An intensive land use system called coppice forestry was used throughout Britain and continental Europe beginning at least in the Middle Ages. Many trees can sprout from the stump and regrow vigorously after being cut down. These stump sprouts, called coppice, can provide fuel, fiber, fodder, or mulch, depending on the species (figure 0.3). In medieval Europe, coppice plots produced logs, poles, saplings, and brush for use in craft, industry, and building construction. Cut on nine- to twenty-five-year rotations, they offered excellent habitat for wild game, as well as for wild edible and medicinal plants essential to the medieval diet. Coppicing dramatically prolongs a tree’s life, so coppice stumps can produce material for generations. British researchers have proven that several continuously coppiced stumps, known as stools, are 500 to 800 years old, two to three times a tree’s normal life span.3 Talk about sustainability! Unfortunately, coppice forestry systems almost disappeared during the Industrial Revolution, but they are experiencing a budding revival, at least in Britain.
The record certainly shows that forest-gardenlike systems have been viable and practical in temperate climates. Isn’t it possible for us to do far better now if we put our hearts and minds to it? A small but growing number of people in the cold climates of the world have been developing these ideas for the current era.
J. Russell Smith’s seminal 1950 work Tree Crops: A Permanent Agriculture first sparked renewed interest in the potential of agroforestry throughout the world. However, tropical countries and large-scale tree-crop systems received most of the resulting research attention. Bill Mollison and David Holmgren also studied tropical and subtropical ecosystems, along with arid lands. As cofounders of the permaculture concept in late 1970s Australia,4 they gathered ideas for designing “permanent agricultures” using ecological principles and dispersed them to virtually every continent. Tree crops and agroforestry systems were a large part of permaculture’s initial toolbox. Permaculture practices now extend beyond agriculture into all aspects of human culture, and range from regional to household scales. Unfortunately, permaculture’s subtropical origins and the overwhelming need for these ideas in lower latitudes has led most permaculture literature to focus outside of temperate climates, at least until recently.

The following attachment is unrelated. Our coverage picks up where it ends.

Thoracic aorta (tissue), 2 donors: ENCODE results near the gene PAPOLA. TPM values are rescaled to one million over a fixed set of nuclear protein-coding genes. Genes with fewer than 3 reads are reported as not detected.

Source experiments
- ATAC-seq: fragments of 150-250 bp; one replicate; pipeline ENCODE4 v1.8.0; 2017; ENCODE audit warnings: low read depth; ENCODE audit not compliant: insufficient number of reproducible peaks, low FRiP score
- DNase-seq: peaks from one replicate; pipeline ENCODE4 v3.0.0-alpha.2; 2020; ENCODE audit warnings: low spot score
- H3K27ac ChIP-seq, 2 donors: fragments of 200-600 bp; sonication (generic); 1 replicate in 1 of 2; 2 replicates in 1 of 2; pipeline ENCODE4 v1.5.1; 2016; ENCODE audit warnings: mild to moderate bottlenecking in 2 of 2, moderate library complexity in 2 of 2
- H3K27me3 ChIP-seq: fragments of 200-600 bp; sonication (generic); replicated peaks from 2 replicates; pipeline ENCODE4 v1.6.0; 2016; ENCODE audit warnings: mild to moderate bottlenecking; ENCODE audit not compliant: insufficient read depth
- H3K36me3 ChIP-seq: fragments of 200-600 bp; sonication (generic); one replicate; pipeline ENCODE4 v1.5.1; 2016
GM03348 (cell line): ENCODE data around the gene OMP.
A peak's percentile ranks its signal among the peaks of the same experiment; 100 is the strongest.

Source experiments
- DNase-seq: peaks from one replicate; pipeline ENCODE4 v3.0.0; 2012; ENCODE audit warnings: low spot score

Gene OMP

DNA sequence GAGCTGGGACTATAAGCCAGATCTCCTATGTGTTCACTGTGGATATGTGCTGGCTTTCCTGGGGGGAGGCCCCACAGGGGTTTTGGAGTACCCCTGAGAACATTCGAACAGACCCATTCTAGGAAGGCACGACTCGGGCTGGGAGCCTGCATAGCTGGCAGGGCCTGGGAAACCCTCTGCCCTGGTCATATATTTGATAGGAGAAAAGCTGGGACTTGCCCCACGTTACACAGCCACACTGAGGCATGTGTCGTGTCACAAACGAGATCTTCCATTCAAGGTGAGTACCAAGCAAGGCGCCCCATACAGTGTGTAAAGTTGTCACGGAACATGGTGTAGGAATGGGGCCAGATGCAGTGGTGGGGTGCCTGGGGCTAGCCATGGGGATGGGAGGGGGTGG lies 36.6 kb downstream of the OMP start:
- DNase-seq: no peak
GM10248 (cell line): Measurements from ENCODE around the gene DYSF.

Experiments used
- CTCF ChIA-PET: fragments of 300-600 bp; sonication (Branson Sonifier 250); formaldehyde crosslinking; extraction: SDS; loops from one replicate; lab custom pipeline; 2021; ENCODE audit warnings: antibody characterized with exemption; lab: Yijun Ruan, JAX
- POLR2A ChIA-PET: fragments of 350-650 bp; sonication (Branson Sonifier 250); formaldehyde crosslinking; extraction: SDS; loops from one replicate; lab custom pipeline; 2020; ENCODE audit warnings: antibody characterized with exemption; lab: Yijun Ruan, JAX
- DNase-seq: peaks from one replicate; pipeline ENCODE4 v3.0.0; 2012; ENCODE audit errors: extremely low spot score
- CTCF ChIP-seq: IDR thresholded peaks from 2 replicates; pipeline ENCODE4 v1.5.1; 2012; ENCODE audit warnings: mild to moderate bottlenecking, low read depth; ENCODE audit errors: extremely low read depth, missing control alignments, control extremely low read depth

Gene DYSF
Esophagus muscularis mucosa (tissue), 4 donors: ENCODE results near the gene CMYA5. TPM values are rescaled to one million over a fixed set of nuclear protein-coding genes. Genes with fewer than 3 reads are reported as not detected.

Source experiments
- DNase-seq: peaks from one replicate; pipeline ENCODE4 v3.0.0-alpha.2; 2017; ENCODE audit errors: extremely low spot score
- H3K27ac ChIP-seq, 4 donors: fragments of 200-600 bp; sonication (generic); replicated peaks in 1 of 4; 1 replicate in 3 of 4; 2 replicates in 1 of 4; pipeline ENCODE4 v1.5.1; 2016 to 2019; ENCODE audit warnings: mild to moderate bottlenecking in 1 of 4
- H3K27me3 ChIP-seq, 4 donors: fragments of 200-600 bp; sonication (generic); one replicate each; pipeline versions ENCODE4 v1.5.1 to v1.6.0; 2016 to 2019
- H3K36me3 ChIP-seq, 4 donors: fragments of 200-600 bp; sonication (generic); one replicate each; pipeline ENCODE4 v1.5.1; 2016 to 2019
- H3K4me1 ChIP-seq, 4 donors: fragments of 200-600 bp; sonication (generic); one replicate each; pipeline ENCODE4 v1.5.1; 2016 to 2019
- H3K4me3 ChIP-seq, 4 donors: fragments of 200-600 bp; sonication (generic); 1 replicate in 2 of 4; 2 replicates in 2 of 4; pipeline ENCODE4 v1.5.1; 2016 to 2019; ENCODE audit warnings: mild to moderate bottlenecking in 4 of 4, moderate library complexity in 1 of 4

Robert Hart pioneered temperate agroforestry at home-scale with his inspirational 1991 book Forest Gardening.5 Hart’s insights arose from his tropical agroforestry work,6 his Gandhian beliefs, and his experiments on a tiny smallholding in Shropshire, England, where he started his garden in 1981 (see figures 0.4 and 0.5). That makes it the oldest known temperate climate forest garden in the world (see our case study on page XXX). His forest garden was a beautiful testament to his vision. Unfortunately, last we knew it was in legal limbo after his death in March, 2000. Permaculture designer and teacher Patrick Whitefield followed Hart’s book with his more practical How to Make a Forest Garden,7 a solid book with a British focus. These two books, combined with numerous works on permaculture, sparked widespread planting of forest gardens in Britain. These gardens and books all demonstrate the potential of edible forest gardens, if not the actual benefits.
Forest gardens have spread more slowly in North America. Fewer people have heard of the idea, so examples are farther between—but they do exist. Forest gardeners have achieved at least moderate success in maritime Washington State, at 7,000 feet (2,100 m) in the cold, dry Colorado Rockies (figure 0.4), in the hot, humid city of Greensboro, North Carolina, and in chilly southern New Hampshire.
An Invitation to Adventure
We have yet to work out many practical considerations for this “new idea” of forest gardening, especially in North America. British forest-garden plants and experiences may not translate well to this continent. Many of our native plants have good forest gardening potential, but we have tested few of them. Strong evidence supports the forest garden idea, yet this information lies scattered across many different references on farming, gardening, agroforestry, and ecology. We have seen good on-the-ground examples on two continents. We have also created enough of these gardens and grown enough of the species to know they can work. Still, we believe it can work better than anyone has yet achieved. Successful forest gardens stand within reach of many people throughout the temperate world—as long as they can find clear thinking, accurate knowledge, and solid information on the ecology of useful plants. But there is still much to learn, and this is where you come in.